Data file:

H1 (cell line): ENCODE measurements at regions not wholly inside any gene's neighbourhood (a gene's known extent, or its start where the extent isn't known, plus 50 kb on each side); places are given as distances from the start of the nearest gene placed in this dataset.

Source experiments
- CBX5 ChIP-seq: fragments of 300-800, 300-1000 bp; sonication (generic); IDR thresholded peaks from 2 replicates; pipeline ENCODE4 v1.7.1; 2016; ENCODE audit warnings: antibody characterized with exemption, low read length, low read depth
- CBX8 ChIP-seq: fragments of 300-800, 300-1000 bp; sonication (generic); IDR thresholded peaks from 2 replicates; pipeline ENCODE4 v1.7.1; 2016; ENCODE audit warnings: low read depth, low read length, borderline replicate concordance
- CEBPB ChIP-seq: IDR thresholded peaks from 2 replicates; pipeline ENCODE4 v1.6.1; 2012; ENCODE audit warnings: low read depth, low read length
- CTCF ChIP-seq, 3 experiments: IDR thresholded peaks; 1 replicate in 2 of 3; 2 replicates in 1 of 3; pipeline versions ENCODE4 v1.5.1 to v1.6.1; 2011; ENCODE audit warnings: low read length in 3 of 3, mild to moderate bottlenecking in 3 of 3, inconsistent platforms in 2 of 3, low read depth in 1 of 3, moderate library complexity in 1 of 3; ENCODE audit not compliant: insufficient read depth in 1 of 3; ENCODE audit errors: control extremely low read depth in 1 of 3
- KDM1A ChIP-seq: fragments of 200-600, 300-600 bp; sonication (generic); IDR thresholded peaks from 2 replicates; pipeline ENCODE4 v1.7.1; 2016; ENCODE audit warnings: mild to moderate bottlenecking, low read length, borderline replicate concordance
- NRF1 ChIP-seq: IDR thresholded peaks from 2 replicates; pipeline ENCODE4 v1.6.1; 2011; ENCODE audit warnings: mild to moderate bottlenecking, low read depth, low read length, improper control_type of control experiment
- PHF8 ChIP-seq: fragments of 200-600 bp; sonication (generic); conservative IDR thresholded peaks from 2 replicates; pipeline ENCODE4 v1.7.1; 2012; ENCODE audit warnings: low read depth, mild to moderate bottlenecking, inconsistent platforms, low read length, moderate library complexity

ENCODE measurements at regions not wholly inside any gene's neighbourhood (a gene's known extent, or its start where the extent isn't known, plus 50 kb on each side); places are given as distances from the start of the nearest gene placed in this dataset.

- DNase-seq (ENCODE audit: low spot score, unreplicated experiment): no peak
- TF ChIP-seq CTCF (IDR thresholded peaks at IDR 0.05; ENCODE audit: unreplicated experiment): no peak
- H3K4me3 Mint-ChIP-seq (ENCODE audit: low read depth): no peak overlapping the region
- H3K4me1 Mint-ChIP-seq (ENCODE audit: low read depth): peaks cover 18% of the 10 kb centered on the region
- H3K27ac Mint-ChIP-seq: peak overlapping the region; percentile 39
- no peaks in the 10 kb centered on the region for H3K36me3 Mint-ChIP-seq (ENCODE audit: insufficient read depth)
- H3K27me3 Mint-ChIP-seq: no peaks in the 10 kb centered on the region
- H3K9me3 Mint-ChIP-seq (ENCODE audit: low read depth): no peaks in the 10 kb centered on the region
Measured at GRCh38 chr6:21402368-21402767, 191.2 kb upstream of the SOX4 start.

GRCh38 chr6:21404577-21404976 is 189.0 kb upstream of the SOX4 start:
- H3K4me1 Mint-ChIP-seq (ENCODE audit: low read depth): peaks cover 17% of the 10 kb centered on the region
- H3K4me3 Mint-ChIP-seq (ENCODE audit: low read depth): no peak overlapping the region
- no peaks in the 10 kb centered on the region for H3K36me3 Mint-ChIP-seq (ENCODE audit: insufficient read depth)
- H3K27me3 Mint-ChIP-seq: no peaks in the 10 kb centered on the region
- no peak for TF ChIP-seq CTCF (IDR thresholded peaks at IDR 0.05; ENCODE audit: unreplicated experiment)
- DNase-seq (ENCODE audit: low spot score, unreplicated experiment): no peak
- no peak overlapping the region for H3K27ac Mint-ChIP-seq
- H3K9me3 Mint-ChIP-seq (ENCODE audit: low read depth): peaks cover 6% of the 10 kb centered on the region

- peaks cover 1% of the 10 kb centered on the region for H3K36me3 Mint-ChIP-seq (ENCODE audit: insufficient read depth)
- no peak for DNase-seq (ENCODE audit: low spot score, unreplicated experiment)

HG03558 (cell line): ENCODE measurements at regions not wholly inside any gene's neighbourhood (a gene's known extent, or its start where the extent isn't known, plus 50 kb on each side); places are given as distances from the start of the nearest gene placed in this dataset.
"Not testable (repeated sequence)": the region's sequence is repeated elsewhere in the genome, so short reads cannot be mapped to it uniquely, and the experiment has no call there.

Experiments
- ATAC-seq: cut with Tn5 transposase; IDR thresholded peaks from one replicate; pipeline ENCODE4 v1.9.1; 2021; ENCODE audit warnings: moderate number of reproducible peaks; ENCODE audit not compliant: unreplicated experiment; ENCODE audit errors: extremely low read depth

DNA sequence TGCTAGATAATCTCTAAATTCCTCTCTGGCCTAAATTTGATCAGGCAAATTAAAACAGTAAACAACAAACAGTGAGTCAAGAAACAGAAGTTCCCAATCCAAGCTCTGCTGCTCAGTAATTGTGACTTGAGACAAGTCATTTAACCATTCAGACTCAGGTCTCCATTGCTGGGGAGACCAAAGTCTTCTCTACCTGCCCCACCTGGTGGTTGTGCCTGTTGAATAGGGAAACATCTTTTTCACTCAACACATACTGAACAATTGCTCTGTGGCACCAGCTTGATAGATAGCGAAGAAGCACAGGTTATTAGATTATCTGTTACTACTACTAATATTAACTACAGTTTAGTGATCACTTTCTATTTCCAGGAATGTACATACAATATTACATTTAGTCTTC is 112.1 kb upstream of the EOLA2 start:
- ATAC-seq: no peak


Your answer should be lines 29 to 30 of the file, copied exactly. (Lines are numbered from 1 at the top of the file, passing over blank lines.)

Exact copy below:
- peaks cover 1% of the 10 kb centered on the region for H3K36me3 Mint-ChIP-seq (ENCODE audit: insufficient read depth)
- no peak for DNase-seq (ENCODE audit: low spot score, unreplicated experiment)